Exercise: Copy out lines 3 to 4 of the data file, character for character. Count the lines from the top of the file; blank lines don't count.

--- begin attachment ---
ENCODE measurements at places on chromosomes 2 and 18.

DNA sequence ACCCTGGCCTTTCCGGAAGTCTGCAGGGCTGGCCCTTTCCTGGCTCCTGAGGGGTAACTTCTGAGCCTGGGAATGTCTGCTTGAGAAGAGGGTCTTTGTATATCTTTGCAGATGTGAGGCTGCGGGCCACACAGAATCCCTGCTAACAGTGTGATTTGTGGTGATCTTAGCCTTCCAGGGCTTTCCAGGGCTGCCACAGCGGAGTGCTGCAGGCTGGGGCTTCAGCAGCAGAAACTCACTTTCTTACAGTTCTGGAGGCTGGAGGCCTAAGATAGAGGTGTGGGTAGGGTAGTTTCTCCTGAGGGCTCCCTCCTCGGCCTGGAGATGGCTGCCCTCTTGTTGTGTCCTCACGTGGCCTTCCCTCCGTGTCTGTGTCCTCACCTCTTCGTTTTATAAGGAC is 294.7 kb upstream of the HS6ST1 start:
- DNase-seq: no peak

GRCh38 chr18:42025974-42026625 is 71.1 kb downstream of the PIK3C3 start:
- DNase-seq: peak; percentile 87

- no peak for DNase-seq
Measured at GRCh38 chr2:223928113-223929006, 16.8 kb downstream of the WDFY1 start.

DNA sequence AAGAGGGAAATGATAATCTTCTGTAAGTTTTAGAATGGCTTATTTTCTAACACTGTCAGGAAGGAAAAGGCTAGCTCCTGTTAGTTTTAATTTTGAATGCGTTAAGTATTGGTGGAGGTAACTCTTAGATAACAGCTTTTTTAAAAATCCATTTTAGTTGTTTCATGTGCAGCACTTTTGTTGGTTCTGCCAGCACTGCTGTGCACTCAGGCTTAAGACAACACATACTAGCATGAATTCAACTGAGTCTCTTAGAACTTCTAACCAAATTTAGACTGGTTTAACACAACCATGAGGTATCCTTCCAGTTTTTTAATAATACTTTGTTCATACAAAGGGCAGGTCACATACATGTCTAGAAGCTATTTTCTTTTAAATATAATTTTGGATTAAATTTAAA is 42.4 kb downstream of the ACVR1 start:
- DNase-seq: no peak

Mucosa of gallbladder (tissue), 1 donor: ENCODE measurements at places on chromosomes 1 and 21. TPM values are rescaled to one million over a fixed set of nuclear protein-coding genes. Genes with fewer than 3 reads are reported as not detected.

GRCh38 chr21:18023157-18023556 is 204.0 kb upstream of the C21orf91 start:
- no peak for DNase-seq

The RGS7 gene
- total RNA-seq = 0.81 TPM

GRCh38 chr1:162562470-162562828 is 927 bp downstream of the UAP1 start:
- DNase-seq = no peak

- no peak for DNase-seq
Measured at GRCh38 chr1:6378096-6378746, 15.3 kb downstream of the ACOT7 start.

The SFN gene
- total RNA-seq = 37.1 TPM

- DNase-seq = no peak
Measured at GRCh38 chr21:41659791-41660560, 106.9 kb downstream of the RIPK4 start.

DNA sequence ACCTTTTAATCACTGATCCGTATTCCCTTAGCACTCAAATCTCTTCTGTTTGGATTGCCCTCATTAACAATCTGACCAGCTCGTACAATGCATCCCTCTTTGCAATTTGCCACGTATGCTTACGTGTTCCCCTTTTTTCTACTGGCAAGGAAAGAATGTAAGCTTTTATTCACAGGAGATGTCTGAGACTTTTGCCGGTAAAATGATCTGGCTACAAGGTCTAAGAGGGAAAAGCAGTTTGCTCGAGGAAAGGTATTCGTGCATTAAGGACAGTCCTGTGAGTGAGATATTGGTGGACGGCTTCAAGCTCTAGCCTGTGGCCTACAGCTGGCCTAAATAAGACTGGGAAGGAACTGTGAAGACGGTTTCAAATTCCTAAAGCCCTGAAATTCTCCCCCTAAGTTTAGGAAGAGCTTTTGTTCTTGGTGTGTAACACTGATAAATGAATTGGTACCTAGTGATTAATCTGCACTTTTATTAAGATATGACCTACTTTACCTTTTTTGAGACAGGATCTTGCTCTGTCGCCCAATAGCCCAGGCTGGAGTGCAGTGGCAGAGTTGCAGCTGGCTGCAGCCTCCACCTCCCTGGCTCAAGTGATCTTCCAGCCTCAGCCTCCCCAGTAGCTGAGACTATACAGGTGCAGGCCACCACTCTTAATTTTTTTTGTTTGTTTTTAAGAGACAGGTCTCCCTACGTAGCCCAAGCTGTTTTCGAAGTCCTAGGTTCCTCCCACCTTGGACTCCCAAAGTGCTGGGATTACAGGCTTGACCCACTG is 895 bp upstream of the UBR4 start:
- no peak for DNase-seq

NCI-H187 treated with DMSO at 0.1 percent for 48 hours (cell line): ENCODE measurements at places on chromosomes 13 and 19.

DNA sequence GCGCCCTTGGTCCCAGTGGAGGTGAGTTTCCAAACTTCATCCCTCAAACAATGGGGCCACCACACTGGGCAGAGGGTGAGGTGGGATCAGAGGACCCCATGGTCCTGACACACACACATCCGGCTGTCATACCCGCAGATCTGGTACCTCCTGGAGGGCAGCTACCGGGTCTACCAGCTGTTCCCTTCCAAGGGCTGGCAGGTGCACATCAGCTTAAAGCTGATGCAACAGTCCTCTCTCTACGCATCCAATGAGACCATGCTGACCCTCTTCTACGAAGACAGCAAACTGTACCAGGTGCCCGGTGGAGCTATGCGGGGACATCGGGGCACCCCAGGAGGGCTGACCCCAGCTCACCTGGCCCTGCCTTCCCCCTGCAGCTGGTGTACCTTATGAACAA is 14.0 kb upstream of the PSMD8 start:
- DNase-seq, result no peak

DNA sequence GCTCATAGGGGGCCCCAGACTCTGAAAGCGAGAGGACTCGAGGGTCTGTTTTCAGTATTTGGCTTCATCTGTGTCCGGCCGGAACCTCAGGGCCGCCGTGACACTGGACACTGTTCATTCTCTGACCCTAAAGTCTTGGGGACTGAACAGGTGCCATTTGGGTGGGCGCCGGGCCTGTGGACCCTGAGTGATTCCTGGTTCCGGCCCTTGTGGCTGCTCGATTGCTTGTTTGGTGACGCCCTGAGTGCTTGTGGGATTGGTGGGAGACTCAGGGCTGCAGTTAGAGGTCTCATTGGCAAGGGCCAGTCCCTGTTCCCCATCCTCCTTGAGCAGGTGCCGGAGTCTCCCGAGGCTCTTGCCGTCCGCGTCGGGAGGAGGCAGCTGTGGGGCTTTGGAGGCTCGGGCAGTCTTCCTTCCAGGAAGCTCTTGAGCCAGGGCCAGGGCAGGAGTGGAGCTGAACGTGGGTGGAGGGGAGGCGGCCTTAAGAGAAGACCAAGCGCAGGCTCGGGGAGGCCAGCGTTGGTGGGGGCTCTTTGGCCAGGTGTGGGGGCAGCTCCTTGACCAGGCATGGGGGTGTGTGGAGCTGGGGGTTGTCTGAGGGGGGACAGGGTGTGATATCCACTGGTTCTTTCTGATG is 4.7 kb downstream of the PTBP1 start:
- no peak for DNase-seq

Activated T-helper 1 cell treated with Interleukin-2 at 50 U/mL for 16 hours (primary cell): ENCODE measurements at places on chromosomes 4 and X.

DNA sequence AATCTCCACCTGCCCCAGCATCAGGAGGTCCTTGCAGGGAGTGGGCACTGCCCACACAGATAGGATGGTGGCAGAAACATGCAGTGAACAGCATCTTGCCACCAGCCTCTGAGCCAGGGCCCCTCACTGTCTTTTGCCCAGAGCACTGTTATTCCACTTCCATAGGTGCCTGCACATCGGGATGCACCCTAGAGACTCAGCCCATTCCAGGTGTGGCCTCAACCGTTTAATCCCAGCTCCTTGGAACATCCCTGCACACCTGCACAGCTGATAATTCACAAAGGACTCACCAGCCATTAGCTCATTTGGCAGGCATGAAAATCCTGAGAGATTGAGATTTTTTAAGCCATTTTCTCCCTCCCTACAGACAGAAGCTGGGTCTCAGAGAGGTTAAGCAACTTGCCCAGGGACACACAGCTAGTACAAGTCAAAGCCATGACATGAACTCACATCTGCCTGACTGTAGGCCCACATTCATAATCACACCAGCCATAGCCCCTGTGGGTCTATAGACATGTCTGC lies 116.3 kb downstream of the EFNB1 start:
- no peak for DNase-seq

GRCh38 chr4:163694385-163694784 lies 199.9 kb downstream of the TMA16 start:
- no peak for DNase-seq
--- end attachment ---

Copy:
- DNase-seq: no peak

GRCh38 chr18:42025974-42026625 is 71.1 kb downstream of the PIK3C3 start: